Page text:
Pollutants being released from indoor sources are being found at high concentrations in the absence of proper ventilation in the building. Pollutants such as fungi, microbial contamination, house dust mites, particulates and air toxics such as formaldehyde can adversely affect indoor air quality. Healthy building environments play an important role in reducing the spread of infectious disease. Climate change can also influence local air quality by increasing the ground-level ozone in many regions, which may present challenges in the future. Global and local overheating also result in more frequent extreme events with high magnitudes such bushfires, which can ultimately affect particulate matter with a diameter less than 2.5 μm (PM2.5) concentrations and cause adverse health impact for the population exposed to bushfire. Therefore, it becomes increasingly important to understand how indoor air quality (IAQ) impacts lives and how to improve it for cleaner and healthier air. Currently, with the advances of low-cost sensing technologies, the Internet of Things (IoT), Big Data, artificial intelligence (AI), computational modeling, smart solutions, nature-based solutions and urban heat mitigation and adptation technologies are developed to help tackle the challenge of assessing and improving the IAQ of buildings and homes.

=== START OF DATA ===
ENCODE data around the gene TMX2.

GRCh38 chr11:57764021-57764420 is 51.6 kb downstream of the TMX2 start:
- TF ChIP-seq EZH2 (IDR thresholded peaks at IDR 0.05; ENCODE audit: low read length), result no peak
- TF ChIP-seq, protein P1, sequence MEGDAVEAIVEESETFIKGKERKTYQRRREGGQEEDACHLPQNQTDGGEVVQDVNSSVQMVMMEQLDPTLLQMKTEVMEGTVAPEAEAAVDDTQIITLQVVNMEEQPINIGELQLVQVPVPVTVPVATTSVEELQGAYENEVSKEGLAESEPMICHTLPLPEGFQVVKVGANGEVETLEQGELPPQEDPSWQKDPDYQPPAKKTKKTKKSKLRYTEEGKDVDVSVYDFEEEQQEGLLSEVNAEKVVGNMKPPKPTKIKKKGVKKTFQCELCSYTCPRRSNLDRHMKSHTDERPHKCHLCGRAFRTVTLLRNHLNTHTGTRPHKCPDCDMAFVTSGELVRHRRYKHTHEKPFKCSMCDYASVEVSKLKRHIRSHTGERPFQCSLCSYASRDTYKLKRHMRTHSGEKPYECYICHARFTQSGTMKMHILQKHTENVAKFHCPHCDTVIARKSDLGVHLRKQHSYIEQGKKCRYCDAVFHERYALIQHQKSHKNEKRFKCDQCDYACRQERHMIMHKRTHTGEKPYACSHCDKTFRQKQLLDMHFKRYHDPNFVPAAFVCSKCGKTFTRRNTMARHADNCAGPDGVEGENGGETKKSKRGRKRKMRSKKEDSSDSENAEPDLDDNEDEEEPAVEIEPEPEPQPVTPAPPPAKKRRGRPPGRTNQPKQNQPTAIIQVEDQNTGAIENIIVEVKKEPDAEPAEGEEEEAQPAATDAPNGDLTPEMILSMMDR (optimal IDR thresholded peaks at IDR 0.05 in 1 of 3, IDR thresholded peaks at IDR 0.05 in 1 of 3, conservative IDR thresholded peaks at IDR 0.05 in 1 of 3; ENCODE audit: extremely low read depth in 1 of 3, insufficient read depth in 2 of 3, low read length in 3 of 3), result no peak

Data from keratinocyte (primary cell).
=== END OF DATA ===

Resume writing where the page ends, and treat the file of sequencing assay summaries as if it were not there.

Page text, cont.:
This Special Issue seeks to find high-quality and riginal contributions containing fundamental and applied research, case studies or state of the art that present new insights, innovative approaches, ideas and solutions aiming to assess and solve or mitigate air quality issues in indoor environments. Research topics include, but not limited to:

  • The influence of outdoor air pollution in indoor air quality;
  • Low-cost sensing and IoT technologies to increase indoor air quality monitoring;
  • Impacts of indoor air quality on human health;
  • Indoor air quality modeling;
  • Building retrofitting and smart solutions for improving indoor air quality;
  • Nature-based ideas and solutions to improve indoor air quality;
  • Case studies of indoor air quality monitoring;